So when a person does it and not out of malevolence, I don't think it is fair to use the modern linguistic bomb of calling that "racist" because it is such a common part of society and done without any bad motive. In my mind a racist would be of the opinion that he does not care that Dave is really a good guy and does not fit the criminal profile: he does not want to associate with Dave because he is black.

I think that word should be reserved for ill-intent and not simple cluelessness because people with no ill-intent will (and do) keep bitching that they must follow continually changing rules to keep that word from being applied to them.
We usually can't know someone's intent with any certainty, so I judge a given scenario by the specific circumstances and context. For mundane little things -- say, a taxi driver turning away a black customer -- I'll call it "racist" if it falls into that bucket of mundane little things that happen to overwhelmingly harm people of certain races. It doesn't matter if a taxi-driver has been reading crime statistics and thinks he has a higher chance of being robbed by a black customer than other customers... it's still racist to turn away a customer because of their race. Doesn't matter the exact motivation -- it's a racist action.
  #161  
Old 08-02-2019, 01:18 PM
Left Hand of Dorkness's Avatar
Left Hand of Dorkness is online now
Charter Member
 
Join Date: May 1999
Location: at the right hand of cool
Posts: 41,122
Quote:
Originally Posted by UltraVires View Post
So when a person does it and not out of malevolence, I don't think it is fair to use the modern linguistic bomb of calling that "racist" because it is such a common part of society and done without any bad motive. In my mind a racist would be of the opinion that he does not care that Dave is really a good guy and does not fit the criminal profile: he does not want to associate with Dave because he is black.

I think that word should be reserved for ill-intent and not simple cluelessness because people with no ill-intent will (and do) keep bitching that they must follow continually changing rules to keep that word from being applied to them.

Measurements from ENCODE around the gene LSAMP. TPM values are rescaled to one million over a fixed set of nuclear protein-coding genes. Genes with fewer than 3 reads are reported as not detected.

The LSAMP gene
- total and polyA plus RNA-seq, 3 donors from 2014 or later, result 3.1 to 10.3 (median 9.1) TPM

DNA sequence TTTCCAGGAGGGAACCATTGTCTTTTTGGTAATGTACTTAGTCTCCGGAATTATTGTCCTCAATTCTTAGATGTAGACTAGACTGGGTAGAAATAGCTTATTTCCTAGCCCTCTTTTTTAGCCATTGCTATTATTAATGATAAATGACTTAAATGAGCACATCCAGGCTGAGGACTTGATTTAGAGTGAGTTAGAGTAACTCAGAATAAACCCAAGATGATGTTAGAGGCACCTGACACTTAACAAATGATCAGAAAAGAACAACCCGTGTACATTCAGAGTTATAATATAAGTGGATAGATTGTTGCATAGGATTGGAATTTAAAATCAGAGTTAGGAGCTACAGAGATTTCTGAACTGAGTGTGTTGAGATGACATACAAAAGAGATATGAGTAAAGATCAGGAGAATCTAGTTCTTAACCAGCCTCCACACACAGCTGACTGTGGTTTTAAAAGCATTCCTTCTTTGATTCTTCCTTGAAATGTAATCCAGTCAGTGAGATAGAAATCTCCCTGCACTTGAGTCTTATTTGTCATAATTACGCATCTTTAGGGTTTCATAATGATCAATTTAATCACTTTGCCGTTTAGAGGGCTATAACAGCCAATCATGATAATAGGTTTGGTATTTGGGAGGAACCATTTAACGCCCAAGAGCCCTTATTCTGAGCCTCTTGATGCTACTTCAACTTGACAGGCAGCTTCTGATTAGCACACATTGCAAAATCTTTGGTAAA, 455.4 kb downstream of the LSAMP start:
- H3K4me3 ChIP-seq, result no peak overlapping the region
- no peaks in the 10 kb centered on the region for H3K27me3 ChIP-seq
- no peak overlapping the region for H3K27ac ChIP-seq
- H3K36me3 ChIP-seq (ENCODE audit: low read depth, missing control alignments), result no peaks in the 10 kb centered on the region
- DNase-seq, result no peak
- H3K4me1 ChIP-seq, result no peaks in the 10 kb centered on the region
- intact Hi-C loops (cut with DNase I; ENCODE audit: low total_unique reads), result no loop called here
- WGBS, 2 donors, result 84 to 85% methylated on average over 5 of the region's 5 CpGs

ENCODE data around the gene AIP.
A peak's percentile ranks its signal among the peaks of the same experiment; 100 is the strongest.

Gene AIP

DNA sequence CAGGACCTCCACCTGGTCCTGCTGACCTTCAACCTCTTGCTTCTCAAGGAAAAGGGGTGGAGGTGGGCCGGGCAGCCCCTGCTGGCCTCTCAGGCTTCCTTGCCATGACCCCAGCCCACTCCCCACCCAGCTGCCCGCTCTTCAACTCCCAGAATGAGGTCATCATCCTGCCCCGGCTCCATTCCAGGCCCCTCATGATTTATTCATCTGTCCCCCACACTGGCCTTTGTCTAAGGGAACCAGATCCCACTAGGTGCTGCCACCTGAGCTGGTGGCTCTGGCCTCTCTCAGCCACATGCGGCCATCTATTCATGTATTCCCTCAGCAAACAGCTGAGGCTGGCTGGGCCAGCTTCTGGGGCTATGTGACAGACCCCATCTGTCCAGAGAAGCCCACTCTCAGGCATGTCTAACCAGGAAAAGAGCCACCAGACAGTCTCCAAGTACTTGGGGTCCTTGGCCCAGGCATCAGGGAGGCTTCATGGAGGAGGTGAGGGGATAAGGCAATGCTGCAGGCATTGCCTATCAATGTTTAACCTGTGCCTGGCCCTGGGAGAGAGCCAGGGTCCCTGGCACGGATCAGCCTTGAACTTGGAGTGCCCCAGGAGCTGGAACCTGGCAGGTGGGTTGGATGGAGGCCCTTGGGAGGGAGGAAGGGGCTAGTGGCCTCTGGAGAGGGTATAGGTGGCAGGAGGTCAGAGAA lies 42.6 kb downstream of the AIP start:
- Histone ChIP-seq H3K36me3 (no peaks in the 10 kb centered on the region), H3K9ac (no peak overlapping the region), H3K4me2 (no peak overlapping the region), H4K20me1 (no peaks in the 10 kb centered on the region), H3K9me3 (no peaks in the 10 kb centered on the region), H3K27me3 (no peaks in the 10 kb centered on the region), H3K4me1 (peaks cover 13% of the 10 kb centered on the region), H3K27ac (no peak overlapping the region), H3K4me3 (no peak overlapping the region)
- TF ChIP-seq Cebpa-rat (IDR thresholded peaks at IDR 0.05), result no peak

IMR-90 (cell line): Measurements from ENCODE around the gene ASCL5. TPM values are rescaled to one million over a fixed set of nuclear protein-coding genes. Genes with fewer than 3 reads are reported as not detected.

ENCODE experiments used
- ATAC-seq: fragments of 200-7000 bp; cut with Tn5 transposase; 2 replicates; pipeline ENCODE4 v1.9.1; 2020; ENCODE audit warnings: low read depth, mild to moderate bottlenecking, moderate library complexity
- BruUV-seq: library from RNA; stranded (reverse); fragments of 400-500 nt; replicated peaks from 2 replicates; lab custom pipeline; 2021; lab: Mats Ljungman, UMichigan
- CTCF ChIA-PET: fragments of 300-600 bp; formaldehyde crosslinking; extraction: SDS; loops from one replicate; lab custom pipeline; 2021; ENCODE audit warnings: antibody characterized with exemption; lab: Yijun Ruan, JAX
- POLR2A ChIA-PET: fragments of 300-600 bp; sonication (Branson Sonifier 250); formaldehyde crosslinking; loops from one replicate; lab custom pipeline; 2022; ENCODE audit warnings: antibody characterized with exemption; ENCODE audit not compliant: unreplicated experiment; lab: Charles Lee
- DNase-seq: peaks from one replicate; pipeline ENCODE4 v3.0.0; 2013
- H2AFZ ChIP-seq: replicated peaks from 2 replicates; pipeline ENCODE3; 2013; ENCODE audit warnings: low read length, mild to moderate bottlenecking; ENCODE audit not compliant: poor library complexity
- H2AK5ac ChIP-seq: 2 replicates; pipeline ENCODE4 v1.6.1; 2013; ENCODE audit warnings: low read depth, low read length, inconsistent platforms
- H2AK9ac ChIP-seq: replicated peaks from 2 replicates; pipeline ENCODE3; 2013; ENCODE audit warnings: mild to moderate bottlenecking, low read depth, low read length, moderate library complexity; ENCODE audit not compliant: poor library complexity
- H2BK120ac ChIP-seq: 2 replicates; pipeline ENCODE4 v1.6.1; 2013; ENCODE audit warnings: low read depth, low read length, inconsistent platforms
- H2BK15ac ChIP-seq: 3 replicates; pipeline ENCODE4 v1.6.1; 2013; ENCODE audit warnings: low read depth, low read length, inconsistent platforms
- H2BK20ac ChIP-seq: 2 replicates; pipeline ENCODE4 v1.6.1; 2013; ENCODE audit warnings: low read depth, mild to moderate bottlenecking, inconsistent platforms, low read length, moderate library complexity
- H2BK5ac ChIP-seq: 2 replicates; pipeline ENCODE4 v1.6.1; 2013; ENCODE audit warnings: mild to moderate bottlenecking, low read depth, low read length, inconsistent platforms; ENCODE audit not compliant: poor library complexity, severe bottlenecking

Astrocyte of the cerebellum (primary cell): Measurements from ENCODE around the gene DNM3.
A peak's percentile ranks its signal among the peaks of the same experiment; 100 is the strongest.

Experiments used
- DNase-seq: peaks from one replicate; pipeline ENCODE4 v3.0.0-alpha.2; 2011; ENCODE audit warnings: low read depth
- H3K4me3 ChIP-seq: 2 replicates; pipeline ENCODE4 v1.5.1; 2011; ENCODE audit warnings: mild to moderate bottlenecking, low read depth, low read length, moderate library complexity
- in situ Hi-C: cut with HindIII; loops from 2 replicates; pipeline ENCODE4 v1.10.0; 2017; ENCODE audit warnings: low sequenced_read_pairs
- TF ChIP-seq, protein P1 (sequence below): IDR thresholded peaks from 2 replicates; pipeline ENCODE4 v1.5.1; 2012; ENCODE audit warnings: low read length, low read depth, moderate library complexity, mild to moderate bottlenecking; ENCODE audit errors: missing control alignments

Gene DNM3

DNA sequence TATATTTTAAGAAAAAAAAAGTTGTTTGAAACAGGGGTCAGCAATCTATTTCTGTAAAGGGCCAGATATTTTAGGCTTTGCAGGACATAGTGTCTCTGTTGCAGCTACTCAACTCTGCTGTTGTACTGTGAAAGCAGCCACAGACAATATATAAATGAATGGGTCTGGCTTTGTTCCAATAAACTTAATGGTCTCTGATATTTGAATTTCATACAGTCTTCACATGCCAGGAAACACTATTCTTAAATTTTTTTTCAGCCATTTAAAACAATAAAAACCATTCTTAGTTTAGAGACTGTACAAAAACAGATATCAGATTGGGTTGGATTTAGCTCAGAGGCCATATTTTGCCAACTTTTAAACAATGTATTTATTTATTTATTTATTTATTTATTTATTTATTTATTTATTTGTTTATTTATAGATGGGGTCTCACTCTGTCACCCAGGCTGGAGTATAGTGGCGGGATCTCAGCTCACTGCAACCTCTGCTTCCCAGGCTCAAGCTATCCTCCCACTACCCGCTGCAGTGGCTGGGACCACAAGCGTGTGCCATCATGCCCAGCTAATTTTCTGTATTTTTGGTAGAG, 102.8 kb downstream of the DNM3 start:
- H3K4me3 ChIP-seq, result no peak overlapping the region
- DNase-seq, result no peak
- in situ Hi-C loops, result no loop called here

I've noticed that folks who spend a lot of time arguing over how we need to be super restrictive with the word "racist," and how any specific incident can't possibly be called racist, and how using the word "racist" is like throwing a bomb, and how it dilutes the words--none of the folks doing this are also the folks who have dedicated a lot of energy toward actually ending racism.

Which makes sense. Injustice has never, ever, ever been properly addressed by ever-tightening the circle around what the injustice is. That behavior serves only the perpetrators, not the victims, of the injustice.
  #162  
Old 08-02-2019, 01:41 PM
bump is offline
Guest
 
Join Date: Jun 2000
Location: Dallas, TX
Posts: 18,077
Quote:
Originally Posted by UltraVires View Post
All racism is illogical, but not all illogical beliefs are racist. Again, once we have conceded that it is not racist to believe that blacks commit crimes at a higher rate than whites because of historical discrimination, then why does it follow that it is racist if I think Dave, a black man, probably commits crimes because of historical discrimination?

It's not racist. It is simply illogical.
I think I see what you're saying... but I'm not sure exactly how to refute it. It has to do with the attribution of general and vague group things to individuals based solely on something relatively arbitrary.

I mean, if I was to say "Italians like soccer", then what I'm saying is that in the aggregate, Italians like soccer. This is about as accurate as generalizations get, but it's not really extendable to the individual. Assuming that because someone is Italian, that they like soccer has taken it from the general to the personal, and you're making an incorrect assumption about someone based on their nationality.

This is fundamentally different, although I'm struggling to articulate exactly why, than saying "Fair skinned people sunburn easily", and then saying "Sally is fair, she likely sunburns easily."
  #163  
Old 08-02-2019, 02:23 PM
Left Hand of Dorkness's Avatar
Left Hand of Dorkness is online now
Charter Member
 
Join Date: May 1999
Location: at the right hand of cool
Posts: 41,122
Quote:
Originally Posted by bump View Post
I think I see what you're saying... but I'm not sure exactly how to refute it. It has to do with the attribution of general and vague group things to individuals based solely on something relatively arbitrary.

I mean, if I was to say "Italians like soccer", then what I'm saying is that in the aggregate, Italians like soccer. This is about as accurate as generalizations get, but it's not really extendable to the individual. Assuming that because someone is Italian, that they like soccer has taken it from the general to the personal, and you're making an incorrect assumption about someone based on their nationality.